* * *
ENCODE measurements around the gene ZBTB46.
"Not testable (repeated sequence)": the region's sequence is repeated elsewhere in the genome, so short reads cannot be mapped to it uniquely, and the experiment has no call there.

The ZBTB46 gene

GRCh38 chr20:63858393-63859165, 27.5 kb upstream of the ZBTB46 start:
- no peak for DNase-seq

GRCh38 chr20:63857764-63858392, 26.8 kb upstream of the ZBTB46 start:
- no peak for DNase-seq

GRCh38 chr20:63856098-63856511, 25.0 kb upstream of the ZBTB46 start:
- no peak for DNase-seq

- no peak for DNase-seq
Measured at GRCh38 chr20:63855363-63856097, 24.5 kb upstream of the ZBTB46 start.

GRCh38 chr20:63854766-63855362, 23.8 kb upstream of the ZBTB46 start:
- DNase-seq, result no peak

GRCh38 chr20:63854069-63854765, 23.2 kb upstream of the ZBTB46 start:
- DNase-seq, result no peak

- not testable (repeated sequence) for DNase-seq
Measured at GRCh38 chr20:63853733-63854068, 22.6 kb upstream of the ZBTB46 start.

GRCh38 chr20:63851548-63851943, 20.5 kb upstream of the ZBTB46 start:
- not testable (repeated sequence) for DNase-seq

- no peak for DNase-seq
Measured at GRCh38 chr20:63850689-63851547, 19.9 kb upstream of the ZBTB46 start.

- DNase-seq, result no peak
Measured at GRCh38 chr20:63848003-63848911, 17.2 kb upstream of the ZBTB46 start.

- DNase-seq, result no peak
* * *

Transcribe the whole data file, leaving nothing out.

ENCODE measurements around the gene ZBTB46.
"Not testable (repeated sequence)": the region's sequence is repeated elsewhere in the genome, so short reads cannot be mapped to it uniquely, and the experiment has no call there.

The ZBTB46 gene

GRCh38 chr20:63858393-63859165, 27.5 kb upstream of the ZBTB46 start:
- no peak for DNase-seq

GRCh38 chr20:63857764-63858392, 26.8 kb upstream of the ZBTB46 start:
- no peak for DNase-seq

GRCh38 chr20:63856098-63856511, 25.0 kb upstream of the ZBTB46 start:
- no peak for DNase-seq

- no peak for DNase-seq
Measured at GRCh38 chr20:63855363-63856097, 24.5 kb upstream of the ZBTB46 start.

GRCh38 chr20:63854766-63855362, 23.8 kb upstream of the ZBTB46 start:
- DNase-seq, result no peak

GRCh38 chr20:63854069-63854765, 23.2 kb upstream of the ZBTB46 start:
- DNase-seq, result no peak

- not testable (repeated sequence) for DNase-seq
Measured at GRCh38 chr20:63853733-63854068, 22.6 kb upstream of the ZBTB46 start.

GRCh38 chr20:63851548-63851943, 20.5 kb upstream of the ZBTB46 start:
- not testable (repeated sequence) for DNase-seq

- no peak for DNase-seq
Measured at GRCh38 chr20:63850689-63851547, 19.9 kb upstream of the ZBTB46 start.

- DNase-seq, result no peak
Measured at GRCh38 chr20:63848003-63848911, 17.2 kb upstream of the ZBTB46 start.

- DNase-seq, result no peak